Miners are an interesting phenomena in the world of cryptocurrency.
Theyâ€™re needed to secure Proof of Work networks, but most of them have high bills to pay so they donâ€™t wait around to get the highest price before they sell. Steve Englander, a currency specialist for Citigroup, has noticed the impact this trend has on Bitcoin pricing.
“Bitcoin mining has evolved from cottage industry to heavy industry over the last couple of years and mining equipment has become very expensive. This may add acute instability to Bitcoin price dynamics because of an imbalance between supply and demandâ€¦If miners pay out a lot for their equipment, the more the initial outlay, the bigger the incentive to sell quickly any Bitcoin that they mine into the market in order to recoup their investment. So we have daily transactions volume of 60-100k in recent months, with volumes higher in periods of falling bitcoin prices. Many and possibly a majority of these transactions are shuffling Bitcoin between wallets. About 3.5k Bitcoin are mined daily. If the miners are a steady source of supply and there is no increase in final demand we have this overhang of Bitcoin being sold into the market. In consequence we have downward price pressures. This may change if there is some pickup in demand for Bitcoin, but for now we have miners looking to sell and not much of anyone looking to buy. The market structure I am describing inherently generates extreme volatility. Bitcoin advocates often describe volatility as a growing pain but in fact the cost structure of Bitcoin mining may make this volatility inevitable,” he wrote.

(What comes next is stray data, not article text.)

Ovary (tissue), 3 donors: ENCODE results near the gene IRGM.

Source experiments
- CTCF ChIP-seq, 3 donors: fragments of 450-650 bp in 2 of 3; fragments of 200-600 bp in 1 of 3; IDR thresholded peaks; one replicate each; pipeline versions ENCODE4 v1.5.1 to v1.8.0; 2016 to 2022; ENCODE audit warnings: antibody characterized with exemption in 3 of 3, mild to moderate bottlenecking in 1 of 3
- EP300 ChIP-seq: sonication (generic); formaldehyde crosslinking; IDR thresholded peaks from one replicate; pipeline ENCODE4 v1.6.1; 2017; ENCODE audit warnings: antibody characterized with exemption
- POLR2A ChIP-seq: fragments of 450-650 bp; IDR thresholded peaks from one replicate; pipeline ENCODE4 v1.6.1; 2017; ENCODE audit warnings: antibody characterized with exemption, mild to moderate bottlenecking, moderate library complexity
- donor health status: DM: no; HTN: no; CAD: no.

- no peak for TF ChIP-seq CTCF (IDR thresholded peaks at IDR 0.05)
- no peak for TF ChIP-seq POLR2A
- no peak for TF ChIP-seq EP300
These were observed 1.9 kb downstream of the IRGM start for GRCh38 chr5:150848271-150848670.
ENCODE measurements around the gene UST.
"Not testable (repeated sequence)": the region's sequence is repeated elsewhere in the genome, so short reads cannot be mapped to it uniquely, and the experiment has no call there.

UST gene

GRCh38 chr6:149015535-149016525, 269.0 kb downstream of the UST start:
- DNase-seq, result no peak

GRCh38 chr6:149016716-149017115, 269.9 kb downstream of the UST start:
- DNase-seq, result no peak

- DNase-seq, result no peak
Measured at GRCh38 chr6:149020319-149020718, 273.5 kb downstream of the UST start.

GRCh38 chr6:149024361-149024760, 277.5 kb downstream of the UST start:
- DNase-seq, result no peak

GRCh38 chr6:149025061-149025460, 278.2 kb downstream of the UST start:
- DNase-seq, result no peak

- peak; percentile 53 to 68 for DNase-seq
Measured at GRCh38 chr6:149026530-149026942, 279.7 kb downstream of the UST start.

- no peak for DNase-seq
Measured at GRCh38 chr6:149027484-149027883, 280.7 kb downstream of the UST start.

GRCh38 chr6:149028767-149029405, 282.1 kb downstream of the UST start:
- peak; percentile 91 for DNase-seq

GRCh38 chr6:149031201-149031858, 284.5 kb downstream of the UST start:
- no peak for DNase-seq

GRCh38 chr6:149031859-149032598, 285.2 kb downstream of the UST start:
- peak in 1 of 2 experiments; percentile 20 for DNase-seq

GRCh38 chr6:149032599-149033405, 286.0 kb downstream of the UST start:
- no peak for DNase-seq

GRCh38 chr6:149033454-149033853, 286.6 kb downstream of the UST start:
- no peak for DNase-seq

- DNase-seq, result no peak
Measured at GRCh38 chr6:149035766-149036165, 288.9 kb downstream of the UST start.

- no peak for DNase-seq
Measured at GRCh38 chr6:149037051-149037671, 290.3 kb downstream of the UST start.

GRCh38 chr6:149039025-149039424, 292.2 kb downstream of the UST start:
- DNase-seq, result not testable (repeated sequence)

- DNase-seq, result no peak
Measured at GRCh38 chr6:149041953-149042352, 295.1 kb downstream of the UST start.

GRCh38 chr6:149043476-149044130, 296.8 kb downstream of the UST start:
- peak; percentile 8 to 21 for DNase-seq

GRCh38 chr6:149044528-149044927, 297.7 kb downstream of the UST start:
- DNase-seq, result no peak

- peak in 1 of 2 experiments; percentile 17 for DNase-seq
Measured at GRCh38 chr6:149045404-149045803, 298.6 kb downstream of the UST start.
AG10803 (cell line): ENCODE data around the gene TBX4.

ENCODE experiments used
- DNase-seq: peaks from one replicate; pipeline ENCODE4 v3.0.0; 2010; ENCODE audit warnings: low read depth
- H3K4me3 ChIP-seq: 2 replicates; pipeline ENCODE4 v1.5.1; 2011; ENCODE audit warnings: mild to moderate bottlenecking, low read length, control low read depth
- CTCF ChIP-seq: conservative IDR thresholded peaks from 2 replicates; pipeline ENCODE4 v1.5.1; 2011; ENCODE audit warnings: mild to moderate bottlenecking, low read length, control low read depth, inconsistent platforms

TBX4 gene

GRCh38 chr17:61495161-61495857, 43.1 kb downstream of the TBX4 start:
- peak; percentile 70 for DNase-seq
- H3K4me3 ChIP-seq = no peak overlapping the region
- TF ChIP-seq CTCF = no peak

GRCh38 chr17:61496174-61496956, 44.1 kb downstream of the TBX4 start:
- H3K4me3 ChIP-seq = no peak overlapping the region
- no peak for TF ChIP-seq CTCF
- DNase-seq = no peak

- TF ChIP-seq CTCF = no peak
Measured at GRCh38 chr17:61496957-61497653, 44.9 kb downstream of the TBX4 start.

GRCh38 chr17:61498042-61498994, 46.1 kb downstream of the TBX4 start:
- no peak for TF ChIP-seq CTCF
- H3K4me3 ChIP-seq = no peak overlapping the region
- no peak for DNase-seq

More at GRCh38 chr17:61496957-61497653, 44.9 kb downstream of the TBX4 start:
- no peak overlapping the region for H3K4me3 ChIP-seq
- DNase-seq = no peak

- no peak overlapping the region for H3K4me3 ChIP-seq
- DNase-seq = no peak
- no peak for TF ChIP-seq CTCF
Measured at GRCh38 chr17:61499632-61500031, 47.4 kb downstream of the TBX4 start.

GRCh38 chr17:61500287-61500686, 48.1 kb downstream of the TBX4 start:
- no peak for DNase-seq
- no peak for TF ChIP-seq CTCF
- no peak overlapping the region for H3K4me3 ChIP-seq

His thesis states that the constant selling of coins will reduce the price, unless demand rises. This can be seen with most altcoins that employ Proof of Work as well. The miners have a disconnected view of the market in many instances. They are in no position to hold or horde coins because of costs. Therefore they literally dump on the market whenever they can.
If they dump when there are no buyers, the price suffers a depressive effect.
Long-Term Bitcoin Holders Can Buy The Oversupply At A Discount
This seems like a great opportunity for long-term holders to sop up that excess demand at lower-than-usual prices. If demand rises (which it can based on numerous large entities who are now entering the space), a gradual - and progressive - price increase might just occur.
Further, Englanderâ€™s report doesnâ€™t touch upon a longer-term time horizon. Within 24 months Bitcoinâ€™s block reward will halve. That will exert an upward pressure on the price as well.
The fact so many companies and people want to mine Bitcoin shows how popular and profitable the pursuit has become. An ‘arms race‘ to mine Bitcoin is essentially what is causing the current over-supply. Equipment keeps on getting more powerful and efficient. Still, it seems easy to envision a supply of 3,500 Bitcoins being easily absorbed if more multi-national companies start accepting Bitcoin for payments. If larger payment processing gateways get in on the act, the demand could explode overnight.
Naturally, if the price continues to rise, the mining operations will continue to outfit their equipment to mine faster and faster. The arms race wonâ€™t end anytime soon.
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